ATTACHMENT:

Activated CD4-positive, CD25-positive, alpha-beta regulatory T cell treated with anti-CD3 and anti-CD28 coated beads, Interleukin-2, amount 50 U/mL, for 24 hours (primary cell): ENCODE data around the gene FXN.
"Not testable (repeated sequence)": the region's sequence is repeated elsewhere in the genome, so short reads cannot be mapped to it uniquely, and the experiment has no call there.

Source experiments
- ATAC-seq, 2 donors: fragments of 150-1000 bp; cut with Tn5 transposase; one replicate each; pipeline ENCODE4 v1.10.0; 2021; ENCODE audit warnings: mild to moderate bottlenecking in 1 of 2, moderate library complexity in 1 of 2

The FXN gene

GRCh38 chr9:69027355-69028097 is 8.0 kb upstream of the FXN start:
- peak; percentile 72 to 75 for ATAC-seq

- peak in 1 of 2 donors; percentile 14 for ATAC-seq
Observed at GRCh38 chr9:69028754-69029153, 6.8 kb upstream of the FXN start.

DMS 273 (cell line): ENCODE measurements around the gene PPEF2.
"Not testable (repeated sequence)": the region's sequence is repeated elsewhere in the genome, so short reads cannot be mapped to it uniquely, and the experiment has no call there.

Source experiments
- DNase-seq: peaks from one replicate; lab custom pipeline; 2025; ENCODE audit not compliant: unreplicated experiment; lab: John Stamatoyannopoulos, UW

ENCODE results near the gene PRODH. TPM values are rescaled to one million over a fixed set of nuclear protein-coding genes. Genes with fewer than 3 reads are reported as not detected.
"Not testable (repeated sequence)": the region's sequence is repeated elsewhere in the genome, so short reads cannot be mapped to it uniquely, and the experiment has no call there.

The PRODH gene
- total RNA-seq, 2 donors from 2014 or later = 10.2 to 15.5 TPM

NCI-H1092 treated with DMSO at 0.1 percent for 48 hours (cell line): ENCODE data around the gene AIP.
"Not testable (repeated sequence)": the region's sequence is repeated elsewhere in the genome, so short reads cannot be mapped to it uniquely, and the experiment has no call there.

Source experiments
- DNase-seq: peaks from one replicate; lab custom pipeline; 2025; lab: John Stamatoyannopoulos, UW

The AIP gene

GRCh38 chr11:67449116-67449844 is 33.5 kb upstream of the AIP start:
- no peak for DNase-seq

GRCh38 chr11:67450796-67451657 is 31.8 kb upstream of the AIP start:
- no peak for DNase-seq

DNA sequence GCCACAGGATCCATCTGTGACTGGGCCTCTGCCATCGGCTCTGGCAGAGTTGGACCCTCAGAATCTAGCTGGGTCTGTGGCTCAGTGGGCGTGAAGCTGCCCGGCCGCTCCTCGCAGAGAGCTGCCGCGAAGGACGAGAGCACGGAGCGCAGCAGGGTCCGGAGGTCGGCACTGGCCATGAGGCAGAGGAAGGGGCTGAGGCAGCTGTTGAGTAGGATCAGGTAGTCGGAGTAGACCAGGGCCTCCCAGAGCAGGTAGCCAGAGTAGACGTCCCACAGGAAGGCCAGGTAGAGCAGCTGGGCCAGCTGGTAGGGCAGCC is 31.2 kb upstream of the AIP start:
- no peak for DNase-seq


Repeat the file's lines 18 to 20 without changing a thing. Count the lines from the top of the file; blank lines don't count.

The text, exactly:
NCI-H1092 treated with DMSO at 0.1 percent for 48 hours (cell line): ENCODE data around the gene AIP.
"Not testable (repeated sequence)": the region's sequence is repeated elsewhere in the genome, so short reads cannot be mapped to it uniquely, and the experiment has no call there.

Source experiments